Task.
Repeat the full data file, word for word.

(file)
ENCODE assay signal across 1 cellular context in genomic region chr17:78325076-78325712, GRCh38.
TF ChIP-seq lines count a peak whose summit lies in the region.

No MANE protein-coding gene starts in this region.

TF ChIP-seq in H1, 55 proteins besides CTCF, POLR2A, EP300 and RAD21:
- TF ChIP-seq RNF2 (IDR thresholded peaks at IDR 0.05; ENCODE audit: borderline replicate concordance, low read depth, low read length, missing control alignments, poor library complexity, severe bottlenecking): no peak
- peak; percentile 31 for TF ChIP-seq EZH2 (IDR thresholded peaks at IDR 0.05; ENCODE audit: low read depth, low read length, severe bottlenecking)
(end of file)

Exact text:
ENCODE assay signal across 1 cellular context in genomic region chr17:78325076-78325712, GRCh38.
TF ChIP-seq lines count a peak whose summit lies in the region.

No MANE protein-coding gene starts in this region.

TF ChIP-seq in H1, 55 proteins besides CTCF, POLR2A, EP300 and RAD21:
- TF ChIP-seq RNF2 (IDR thresholded peaks at IDR 0.05; ENCODE audit: borderline replicate concordance, low read depth, low read length, missing control alignments, poor library complexity, severe bottlenecking): no peak
- peak; percentile 31 for TF ChIP-seq EZH2 (IDR thresholded peaks at IDR 0.05; ENCODE audit: low read depth, low read length, severe bottlenecking)